The Fujiwara triumphed definitively soon after Japan’s isolation. Uda abdicated in 897 in favour of Emperor Daigo (885-930, reigned 897-930), who also ruled without a kampaku. He tried to revitalize the ritsu-ryo code, made new compilations of governmental procedures, and was a great patron of art and literature; later generations regarded his reign as a golden age, but he could not control the Fujiwara. In 899 the imperial court managed to have Michizane appointed Minister of the Right (the second highest government office), but were forced to concede the appointment of Fujiwara Tokihira as Minister of the Left. Within two years, Tokihira had secured Michizane’s exile on false treason charges to Kyushu, where he died in 903, and Fujiwara domination of government was complete.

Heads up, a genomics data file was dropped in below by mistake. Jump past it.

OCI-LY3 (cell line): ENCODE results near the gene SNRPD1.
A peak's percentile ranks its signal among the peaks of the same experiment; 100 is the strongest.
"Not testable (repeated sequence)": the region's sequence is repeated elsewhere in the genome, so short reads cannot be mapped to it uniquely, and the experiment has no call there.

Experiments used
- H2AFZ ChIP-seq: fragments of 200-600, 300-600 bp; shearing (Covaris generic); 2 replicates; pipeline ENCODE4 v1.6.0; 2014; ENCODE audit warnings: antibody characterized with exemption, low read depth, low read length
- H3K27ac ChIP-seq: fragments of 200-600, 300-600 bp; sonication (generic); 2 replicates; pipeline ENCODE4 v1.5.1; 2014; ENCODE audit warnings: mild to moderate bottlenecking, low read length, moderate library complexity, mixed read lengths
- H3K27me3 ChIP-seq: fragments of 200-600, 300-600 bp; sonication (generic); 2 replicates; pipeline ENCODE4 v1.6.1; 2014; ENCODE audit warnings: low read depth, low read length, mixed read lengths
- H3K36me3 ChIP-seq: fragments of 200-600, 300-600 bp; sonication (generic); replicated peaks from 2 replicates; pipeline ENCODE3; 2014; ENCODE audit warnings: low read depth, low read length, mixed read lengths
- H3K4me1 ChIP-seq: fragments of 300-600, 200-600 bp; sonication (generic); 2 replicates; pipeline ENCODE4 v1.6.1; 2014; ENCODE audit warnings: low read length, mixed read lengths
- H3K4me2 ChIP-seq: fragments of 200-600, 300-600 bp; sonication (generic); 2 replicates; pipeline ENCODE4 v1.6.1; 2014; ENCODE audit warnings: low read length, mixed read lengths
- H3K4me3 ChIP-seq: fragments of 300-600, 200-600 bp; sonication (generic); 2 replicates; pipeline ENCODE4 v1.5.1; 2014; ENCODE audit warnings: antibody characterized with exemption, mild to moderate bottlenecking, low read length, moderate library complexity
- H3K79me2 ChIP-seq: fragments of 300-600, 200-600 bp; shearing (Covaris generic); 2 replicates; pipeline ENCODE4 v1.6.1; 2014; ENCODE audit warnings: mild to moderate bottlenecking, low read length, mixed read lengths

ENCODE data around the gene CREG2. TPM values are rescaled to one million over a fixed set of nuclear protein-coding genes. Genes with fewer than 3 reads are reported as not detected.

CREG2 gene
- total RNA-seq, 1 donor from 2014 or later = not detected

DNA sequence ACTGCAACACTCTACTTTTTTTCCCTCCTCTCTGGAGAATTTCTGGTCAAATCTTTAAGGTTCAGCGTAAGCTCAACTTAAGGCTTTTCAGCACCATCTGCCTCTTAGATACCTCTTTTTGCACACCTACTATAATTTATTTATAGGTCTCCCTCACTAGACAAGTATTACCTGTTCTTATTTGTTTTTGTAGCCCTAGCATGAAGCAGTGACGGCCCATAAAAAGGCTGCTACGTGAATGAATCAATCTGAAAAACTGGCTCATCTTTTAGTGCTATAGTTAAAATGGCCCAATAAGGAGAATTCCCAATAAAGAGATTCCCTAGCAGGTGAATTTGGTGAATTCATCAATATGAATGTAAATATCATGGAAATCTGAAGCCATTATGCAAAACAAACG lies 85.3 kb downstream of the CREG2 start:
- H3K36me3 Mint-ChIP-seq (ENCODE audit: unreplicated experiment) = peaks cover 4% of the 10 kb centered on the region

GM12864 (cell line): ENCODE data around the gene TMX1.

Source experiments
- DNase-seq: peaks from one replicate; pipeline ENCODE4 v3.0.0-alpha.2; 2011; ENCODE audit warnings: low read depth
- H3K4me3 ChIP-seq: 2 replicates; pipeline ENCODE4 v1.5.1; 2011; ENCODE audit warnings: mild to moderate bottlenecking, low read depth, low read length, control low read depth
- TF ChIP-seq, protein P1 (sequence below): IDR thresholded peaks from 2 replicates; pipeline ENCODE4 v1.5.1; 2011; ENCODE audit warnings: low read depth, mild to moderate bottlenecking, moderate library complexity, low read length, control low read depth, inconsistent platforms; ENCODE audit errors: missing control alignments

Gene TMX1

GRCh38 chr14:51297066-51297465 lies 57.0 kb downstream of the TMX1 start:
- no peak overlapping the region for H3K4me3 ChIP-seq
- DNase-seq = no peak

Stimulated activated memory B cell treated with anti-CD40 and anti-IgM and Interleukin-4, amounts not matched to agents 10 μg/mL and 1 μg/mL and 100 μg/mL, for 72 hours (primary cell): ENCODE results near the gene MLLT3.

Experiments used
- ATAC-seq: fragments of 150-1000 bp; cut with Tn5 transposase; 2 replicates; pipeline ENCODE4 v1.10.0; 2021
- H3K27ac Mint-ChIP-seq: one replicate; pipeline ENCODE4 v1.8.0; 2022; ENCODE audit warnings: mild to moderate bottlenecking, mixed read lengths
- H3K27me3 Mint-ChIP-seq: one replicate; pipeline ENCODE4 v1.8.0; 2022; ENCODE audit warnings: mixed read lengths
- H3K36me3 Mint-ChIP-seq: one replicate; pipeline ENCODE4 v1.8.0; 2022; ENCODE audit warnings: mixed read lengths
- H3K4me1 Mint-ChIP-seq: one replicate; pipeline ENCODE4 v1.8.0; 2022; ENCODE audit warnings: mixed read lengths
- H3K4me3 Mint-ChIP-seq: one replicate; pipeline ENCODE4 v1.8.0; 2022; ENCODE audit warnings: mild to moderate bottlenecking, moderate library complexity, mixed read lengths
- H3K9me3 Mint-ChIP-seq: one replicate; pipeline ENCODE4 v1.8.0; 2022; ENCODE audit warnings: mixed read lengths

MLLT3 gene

Michizane’s position as a Confucian scholar was significant, for he was a last hope for the Chinese-style emperor-centred state, with its corps of Confucian mandarins, instituted by the original Taika Reforms. Following his demise, native aristocratic traditions triumphed over the foreign reforms. The imperial family’s difficulty was that, although it began as an aristocratic house, it had become the state through the Chinese-inspired reforms and lost the capacity to function independently, so that when new sources of power developed outside the bureaucratic system it lost out to the powerful private families. Cadet branches of the imperial house cut off from the succession to avoid proliferation of princes, such as the Taira and Minamoto military clans, developed like other private families once cut free from the state apparatus.